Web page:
While many people use the term “laryngitis” to mean voice change or hoarseness, laryngitis is actually an inflammation (irritation and swelling) of the larynx.

• Symptoms include a hoarse, strained, and sometimes barely audible voice; soreness in the throat; chronic cough; and throat irritation.

• Diagnosis: Laryngitis is usually caused by a viral upper respiratory infection. It may also be caused by laryngopharyngeal reflux (LPR), another infection, vocal abuse such as smoking or yelling, or inhaling noxious fumes. It is up to your doctor to determine the cause.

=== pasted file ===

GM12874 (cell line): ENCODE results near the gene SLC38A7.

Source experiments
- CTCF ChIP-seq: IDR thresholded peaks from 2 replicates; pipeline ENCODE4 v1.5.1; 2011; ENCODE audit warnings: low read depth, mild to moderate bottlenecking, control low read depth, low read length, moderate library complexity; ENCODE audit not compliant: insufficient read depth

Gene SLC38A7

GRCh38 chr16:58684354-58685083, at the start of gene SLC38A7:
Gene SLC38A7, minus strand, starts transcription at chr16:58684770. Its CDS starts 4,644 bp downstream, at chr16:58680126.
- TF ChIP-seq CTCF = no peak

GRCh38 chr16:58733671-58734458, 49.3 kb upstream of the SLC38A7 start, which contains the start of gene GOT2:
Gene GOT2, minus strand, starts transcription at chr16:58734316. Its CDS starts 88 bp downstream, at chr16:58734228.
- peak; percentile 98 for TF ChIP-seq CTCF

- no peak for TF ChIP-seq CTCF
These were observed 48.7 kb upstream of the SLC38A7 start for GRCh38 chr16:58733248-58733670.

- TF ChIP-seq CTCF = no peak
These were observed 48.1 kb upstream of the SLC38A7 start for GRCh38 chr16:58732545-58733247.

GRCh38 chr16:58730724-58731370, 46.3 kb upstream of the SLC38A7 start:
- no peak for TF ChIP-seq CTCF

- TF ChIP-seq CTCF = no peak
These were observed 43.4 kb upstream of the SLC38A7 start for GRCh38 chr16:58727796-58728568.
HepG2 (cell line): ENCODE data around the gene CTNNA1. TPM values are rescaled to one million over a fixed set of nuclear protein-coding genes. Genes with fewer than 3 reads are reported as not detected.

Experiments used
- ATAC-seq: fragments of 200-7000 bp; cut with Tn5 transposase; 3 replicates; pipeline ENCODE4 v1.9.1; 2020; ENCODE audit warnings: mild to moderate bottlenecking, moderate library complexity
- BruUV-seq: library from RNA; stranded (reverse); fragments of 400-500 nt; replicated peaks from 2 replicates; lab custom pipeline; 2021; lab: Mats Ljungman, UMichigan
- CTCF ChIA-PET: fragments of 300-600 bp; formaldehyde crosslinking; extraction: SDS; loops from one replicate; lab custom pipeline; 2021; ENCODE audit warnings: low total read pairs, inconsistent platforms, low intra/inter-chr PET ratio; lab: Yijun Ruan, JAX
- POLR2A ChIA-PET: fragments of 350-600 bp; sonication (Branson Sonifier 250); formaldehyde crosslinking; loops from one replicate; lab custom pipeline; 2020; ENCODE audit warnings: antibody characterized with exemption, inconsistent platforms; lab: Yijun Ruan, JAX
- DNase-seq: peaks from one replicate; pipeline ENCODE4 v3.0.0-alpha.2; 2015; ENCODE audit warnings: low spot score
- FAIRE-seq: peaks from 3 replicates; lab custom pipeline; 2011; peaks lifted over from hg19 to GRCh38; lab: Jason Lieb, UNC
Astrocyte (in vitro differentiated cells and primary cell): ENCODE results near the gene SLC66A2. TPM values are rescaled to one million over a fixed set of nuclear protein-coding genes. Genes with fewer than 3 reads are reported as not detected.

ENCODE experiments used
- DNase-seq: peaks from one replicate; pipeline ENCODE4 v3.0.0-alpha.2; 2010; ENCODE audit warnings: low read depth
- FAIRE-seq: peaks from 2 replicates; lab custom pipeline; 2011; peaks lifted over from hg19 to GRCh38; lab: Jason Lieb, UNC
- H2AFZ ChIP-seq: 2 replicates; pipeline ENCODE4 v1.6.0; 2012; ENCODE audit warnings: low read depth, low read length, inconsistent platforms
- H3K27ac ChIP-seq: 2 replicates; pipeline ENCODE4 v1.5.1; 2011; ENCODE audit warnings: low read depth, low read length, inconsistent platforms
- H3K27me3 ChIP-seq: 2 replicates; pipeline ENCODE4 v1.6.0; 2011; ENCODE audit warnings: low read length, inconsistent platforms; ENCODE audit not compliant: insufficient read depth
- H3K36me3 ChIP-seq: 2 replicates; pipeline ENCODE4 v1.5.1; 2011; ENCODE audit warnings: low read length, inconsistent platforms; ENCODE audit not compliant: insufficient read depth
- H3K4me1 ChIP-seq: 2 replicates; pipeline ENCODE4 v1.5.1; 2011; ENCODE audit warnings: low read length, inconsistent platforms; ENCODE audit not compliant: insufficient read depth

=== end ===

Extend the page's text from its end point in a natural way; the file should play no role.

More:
• Laryngitis may be acute (short-term) or chronic (long-term), and its treatment depends upon the type of laryngitis and its cause. Your symptoms can initially be treated with voice rest, conservative voice use, and general rest. Drinking water, using a humidifier at home, avoiding smoke, and limiting alcohol and caffeine intake may also be helpful. Throat lozenges may help, but mentholated cough drops or those with eucalyptus should be avoided as these can be extremely irritating to the vocal folds. Bacterial infections are generally treated with antibiotics.

• Once properly diagnosed, the prognosis for laryngitis is excellent.

Any “laryngitis” that lasts beyond two weeks, or fails to improve with antibiotics, should be evaluated by a physician, preferably one who can make a complete examination of the larynx and vocal folds.


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